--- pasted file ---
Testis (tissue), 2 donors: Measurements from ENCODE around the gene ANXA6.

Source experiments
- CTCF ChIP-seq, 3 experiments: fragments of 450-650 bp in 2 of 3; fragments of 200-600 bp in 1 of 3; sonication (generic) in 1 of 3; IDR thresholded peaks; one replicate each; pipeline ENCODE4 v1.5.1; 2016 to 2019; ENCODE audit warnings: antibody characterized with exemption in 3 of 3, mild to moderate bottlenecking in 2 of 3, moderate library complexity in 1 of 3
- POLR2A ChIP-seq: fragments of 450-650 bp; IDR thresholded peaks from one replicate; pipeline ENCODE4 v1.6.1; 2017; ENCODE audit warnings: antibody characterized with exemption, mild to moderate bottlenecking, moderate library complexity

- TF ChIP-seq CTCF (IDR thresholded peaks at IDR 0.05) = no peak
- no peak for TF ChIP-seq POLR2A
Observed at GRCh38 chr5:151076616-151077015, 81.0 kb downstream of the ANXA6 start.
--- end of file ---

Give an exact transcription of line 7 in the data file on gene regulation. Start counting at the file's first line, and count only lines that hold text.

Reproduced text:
Observed at GRCh38 chr5:151076616-151077015, 81.0 kb downstream of the ANXA6 start.